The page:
About the author:

Rupantar has been the race director of the Sri Chinmoy Marathon Team since 1985, having been asked by Sri Chinmoy to serve in that capacity. As well as working on the big races the US Marathon Team organise each year - the 3100 Mile Race and the Six and 10 Day Race - he also spends a considerable amount of time archiving the Marathon Team's 40 year history on this website.

Staton-Carter, Laurie. "Thoroughly Enjoying Multi-Day Racing". Ultrarunning. March 1989. The following is reprinted by permission from the Publisher, John Medinger

Pippa Davis - Thoroughly Enjoying Multi-Day Racing by Laurie Staton-Carter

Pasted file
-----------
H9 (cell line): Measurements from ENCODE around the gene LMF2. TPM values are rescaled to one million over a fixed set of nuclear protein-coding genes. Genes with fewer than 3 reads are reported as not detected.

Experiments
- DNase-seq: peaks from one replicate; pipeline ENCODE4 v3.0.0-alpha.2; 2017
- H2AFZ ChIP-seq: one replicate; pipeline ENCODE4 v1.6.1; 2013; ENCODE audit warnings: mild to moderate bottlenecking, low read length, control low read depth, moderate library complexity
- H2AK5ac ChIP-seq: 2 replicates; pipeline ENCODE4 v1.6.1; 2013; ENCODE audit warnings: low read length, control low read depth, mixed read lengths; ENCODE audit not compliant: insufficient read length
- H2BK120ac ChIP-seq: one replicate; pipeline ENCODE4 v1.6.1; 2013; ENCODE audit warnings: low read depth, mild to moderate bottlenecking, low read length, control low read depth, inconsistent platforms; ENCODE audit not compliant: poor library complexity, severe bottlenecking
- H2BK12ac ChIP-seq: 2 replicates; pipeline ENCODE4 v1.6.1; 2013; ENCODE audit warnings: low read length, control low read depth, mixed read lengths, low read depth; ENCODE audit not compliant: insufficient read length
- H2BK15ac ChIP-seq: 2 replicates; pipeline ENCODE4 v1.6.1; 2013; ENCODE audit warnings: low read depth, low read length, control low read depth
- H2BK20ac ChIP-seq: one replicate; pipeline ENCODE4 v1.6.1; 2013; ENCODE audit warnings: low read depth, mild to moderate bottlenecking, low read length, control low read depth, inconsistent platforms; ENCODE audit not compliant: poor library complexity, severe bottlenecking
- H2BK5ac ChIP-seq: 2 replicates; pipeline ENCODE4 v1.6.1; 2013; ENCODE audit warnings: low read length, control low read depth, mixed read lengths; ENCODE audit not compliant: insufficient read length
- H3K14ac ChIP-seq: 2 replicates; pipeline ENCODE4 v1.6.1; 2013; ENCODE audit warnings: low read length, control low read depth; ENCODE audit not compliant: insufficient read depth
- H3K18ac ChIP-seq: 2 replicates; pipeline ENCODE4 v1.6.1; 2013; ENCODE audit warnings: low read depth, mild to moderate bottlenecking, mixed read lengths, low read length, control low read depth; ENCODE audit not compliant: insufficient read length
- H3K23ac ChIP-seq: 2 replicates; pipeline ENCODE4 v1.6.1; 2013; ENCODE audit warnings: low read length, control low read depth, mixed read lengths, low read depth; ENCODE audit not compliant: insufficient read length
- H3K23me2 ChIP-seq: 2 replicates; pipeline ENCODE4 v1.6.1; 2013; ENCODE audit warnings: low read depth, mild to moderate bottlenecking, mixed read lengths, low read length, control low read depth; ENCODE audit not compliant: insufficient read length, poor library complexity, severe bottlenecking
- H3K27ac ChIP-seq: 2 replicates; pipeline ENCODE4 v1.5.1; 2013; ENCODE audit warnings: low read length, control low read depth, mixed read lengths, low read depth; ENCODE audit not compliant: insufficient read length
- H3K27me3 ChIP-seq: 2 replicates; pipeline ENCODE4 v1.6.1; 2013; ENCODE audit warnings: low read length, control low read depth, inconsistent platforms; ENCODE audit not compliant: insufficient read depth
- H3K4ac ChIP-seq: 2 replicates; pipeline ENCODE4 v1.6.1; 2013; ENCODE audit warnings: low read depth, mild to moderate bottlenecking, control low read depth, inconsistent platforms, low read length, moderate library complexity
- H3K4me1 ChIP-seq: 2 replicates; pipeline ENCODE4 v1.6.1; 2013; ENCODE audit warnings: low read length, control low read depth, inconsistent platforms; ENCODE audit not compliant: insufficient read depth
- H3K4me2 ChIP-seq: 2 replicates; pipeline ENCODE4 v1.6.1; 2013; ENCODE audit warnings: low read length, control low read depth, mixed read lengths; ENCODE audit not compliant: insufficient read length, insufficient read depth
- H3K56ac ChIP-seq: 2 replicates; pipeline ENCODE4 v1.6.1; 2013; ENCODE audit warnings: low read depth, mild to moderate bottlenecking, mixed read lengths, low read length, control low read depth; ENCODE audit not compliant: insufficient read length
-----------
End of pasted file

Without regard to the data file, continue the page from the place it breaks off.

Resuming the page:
img176.jpgHave you ever wondered how multi-day runners can stand running the same loop - mile after mile, hour after hour, day after day - for six or seven days? Ask this question of rising multi-day star Pippa Davis and she will describe those very same aspects of a multi-day race in a positive way. 'The reason I enjoy runs on a set loop is because it takes mental concentration, (inner) peace, patience, and self-control not to get bored or upset by the same scene!' Pippa Davis, 41, ran a total of 509 miles in the Sri Chinmoy Inaugural Seven-Day Race held last October 14-21, with a six-day total of 450, good enough to put her in a solid place on the women's all-time six-day list. Formerly of Great Britain and currently a resident of Westford, Massachusetts, Pippa has been running ultras for six of her twelve years of running. Probably in part due to her dedication to variety in her training, in the past eight years she has been injury-free.